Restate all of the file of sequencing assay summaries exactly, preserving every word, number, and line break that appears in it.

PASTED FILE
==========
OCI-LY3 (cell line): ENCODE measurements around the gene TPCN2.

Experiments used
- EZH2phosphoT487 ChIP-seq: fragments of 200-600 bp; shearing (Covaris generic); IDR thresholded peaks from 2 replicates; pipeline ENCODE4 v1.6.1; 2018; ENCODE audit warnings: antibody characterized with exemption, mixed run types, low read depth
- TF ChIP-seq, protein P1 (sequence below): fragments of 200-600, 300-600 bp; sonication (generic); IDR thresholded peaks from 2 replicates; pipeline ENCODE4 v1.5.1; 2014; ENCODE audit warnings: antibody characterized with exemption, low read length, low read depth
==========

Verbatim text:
OCI-LY3 (cell line): ENCODE measurements around the gene TPCN2.

Experiments used
- EZH2phosphoT487 ChIP-seq: fragments of 200-600 bp; shearing (Covaris generic); IDR thresholded peaks from 2 replicates; pipeline ENCODE4 v1.6.1; 2018; ENCODE audit warnings: antibody characterized with exemption, mixed run types, low read depth
- TF ChIP-seq, protein P1 (sequence below): fragments of 200-600, 300-600 bp; sonication (generic); IDR thresholded peaks from 2 replicates; pipeline ENCODE4 v1.5.1; 2014; ENCODE audit warnings: antibody characterized with exemption, low read length, low read depth